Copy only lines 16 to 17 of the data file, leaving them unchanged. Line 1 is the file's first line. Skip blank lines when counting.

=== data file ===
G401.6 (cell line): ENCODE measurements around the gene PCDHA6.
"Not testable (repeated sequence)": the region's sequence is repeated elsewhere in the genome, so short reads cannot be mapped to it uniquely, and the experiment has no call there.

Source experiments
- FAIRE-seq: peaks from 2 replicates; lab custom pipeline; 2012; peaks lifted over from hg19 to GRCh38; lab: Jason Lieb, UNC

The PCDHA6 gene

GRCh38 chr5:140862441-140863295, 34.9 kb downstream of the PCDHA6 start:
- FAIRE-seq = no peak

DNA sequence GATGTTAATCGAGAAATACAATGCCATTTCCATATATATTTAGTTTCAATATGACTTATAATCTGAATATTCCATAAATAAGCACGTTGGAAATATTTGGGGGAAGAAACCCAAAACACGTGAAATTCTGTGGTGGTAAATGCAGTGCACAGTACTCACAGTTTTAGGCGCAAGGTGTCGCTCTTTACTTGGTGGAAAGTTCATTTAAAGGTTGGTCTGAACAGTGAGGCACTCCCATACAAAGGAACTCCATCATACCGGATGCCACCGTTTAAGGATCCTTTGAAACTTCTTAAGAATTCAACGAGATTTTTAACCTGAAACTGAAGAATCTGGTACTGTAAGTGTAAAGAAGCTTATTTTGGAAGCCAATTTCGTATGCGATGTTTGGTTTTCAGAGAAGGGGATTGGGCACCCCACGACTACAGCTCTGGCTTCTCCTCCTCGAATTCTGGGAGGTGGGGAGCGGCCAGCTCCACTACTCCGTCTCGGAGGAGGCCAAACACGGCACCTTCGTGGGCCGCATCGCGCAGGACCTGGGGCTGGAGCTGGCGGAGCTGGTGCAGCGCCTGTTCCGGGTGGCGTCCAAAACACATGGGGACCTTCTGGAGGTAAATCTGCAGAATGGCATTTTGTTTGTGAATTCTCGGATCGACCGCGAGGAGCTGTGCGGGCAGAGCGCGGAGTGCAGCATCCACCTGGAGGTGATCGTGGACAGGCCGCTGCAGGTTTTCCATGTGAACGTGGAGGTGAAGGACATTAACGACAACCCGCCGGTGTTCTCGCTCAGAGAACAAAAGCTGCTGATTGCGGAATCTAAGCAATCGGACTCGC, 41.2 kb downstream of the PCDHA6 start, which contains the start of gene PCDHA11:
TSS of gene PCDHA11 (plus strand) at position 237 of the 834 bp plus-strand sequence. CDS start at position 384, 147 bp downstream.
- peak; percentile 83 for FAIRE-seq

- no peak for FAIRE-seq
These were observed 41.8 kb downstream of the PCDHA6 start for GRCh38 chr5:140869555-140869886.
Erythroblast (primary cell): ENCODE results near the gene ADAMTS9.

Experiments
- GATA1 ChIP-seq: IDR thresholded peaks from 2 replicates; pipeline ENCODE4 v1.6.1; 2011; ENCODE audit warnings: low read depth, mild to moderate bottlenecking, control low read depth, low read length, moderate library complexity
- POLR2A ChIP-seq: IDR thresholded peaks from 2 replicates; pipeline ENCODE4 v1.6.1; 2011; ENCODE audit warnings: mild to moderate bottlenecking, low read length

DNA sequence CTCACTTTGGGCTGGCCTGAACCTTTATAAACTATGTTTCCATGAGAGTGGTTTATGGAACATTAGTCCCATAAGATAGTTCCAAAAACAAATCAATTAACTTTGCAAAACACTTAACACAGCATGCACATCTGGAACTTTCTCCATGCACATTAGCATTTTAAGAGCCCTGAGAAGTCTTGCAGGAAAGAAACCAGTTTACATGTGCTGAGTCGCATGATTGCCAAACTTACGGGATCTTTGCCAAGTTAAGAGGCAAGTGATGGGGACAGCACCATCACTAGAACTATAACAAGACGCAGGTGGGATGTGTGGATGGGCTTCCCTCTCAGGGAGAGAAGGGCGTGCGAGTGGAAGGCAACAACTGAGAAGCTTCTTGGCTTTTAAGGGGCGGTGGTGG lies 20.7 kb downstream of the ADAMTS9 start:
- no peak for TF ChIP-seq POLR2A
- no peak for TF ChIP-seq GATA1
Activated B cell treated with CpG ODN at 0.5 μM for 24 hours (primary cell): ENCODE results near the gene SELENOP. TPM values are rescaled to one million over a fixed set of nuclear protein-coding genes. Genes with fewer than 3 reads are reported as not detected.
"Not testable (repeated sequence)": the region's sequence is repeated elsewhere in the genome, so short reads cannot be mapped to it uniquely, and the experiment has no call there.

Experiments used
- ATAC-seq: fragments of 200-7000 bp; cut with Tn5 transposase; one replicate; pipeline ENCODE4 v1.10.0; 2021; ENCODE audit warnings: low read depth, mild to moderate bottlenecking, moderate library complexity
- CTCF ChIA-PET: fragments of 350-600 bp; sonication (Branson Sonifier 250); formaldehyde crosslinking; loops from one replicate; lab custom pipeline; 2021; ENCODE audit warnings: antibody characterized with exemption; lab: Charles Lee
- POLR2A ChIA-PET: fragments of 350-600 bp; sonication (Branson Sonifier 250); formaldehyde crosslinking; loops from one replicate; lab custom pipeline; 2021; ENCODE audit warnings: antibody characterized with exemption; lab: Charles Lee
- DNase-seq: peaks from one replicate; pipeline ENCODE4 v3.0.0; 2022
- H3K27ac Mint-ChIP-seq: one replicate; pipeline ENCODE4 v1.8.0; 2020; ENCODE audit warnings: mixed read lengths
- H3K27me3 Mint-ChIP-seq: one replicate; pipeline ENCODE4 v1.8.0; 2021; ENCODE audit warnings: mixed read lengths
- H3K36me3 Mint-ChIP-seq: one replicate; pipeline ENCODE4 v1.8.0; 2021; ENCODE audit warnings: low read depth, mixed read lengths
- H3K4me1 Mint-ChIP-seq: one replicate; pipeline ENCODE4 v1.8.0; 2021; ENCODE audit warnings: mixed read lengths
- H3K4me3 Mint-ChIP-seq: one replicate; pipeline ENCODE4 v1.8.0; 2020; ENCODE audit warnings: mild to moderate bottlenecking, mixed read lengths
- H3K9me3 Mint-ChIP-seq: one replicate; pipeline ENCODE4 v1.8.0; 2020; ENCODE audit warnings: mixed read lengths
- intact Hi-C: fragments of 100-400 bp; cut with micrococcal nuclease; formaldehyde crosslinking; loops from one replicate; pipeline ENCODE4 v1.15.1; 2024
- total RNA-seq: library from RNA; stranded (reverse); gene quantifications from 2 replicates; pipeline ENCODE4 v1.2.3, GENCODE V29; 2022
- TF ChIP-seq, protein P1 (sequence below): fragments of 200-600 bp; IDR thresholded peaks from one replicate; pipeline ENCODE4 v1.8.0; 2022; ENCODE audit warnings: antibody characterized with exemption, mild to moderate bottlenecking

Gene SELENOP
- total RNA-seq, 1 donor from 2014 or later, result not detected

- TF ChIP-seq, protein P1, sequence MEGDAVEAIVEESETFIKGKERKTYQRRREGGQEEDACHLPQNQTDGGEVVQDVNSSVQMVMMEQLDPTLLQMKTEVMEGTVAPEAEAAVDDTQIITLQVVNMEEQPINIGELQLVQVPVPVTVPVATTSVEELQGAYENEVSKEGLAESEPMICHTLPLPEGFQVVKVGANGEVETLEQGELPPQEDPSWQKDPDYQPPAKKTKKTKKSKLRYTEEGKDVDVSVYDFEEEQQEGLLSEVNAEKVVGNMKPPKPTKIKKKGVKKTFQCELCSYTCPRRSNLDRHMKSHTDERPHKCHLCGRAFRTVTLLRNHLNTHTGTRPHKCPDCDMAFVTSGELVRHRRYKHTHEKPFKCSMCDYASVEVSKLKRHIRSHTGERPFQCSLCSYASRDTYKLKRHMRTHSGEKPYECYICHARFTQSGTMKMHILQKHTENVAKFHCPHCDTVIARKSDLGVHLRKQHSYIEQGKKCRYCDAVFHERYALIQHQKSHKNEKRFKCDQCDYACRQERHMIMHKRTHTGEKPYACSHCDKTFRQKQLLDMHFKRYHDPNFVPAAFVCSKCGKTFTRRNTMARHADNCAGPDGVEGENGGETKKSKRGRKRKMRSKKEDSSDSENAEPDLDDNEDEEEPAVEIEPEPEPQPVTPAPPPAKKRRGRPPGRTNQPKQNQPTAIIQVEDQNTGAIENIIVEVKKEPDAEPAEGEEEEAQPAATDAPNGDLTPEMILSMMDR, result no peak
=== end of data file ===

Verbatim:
- POLR2A ChIP-seq: IDR thresholded peaks from 2 replicates; pipeline ENCODE4 v1.6.1; 2011; ENCODE audit warnings: mild to moderate bottlenecking, low read length

DNA sequence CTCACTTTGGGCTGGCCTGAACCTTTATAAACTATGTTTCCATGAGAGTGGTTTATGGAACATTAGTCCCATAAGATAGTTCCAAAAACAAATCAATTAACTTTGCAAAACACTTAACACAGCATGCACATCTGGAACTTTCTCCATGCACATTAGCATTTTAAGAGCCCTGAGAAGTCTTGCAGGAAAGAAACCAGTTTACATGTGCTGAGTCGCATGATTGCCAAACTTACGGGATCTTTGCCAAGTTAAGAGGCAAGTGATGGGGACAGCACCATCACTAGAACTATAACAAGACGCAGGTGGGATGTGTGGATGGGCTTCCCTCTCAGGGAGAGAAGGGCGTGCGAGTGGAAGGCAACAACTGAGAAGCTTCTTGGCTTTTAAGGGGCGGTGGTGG lies 20.7 kb downstream of the ADAMTS9 start: